Since assuming office nearly five months ago, Morocco’s moderate Islamist-led government has worked arduously to punch a hole in an old system resistant to reform. It has failed almost at every attempt, disappointed many of those who saw in them a glimmer of hope, and created enemies with various social forces, including largely the unemployed graduates.
The pessimists are gaining ground and the protest movement, once thought to be dead, rebounded last Sunday with sizeable rallies in several cities.
The much publicized “participatory governance” ─ a shared decision-making process between elected officials and the royal court ─ has turned into a euphemistic expression for a post-Arab Spring form of collective totalitarianism.
Prime Minister Abdelilah Benkirane has walked a tightrope for almost five months, trying to satisfy the public without upsetting the king and the coterie of oligarchs running the political show from behind a curtain.
During the election campaign, Benkirane’s Justice and Development Party (JPD) promised to mend the state budget by fighting corruption, inequality, and privileges.
Benkirane must have known well that he was up against a system set up in a way to ensure that no political party wins an outright majority and is thus unable to form a government by itself.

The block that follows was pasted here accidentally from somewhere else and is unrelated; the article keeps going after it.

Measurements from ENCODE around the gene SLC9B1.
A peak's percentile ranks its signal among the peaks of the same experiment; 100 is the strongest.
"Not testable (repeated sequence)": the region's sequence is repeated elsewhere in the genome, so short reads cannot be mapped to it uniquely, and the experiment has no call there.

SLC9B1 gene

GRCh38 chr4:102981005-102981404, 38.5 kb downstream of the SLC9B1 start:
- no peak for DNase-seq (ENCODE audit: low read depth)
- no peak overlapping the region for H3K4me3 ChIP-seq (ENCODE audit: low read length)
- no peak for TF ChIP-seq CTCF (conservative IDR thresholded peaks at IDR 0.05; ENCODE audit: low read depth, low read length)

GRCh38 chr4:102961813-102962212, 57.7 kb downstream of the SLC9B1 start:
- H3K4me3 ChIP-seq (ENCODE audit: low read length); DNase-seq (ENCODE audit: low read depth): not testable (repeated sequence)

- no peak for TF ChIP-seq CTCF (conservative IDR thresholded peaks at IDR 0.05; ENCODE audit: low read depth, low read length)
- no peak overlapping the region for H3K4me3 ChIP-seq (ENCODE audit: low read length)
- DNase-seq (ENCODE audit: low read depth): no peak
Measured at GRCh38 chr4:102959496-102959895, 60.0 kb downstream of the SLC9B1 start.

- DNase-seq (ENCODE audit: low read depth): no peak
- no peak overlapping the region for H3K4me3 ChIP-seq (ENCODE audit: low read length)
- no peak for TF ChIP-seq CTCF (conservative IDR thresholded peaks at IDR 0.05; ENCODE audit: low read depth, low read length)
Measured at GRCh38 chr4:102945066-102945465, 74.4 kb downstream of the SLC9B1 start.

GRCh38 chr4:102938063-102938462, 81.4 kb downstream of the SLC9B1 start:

Benkirane found himself in a coalition with one of Morocco’s most corrupt and powerful political parties, the Istiqlal (Independence) party and the populist Islamist leader will see his coalition breaking apart the moment he begins to touch sensitive nerves of corruption.
We saw that recently when PJD Minister of Information Mustapha el-Khalfi came up with a proposal to reform the media sector. The proposed bill contained new audiovisual media guidelines devised to ensure the transparency, independence and competitiveness in the sector. Media hawks orbiting the establishment, best known locally as the Makhzen, hit back at the minister’s proposed plan and rejected it entirely.
Mediated explanations focused on the fact that the new guidelines sought to “Islamize” the Moroccan media and that the hawks were defending the values of modernity, openness and liberty.
However, such values are the least of their concerns. They are more concerned about money and about losing their privileges, because the new guidelines call for the transparency of audiovisual production contracts and that they be awarded on merit, not favoritism.
What happened next?
The hawks appeared to have won the skirmish. The minister was summoned to the palace and all we heard later was that his proposed bill was ordered to be shelved.
This is just a small example of the government’s failure to reform the system and while it is still early to make a definitive judgment about its performance, its tendency to surrender each time it provokes a fight is frustrating to the people.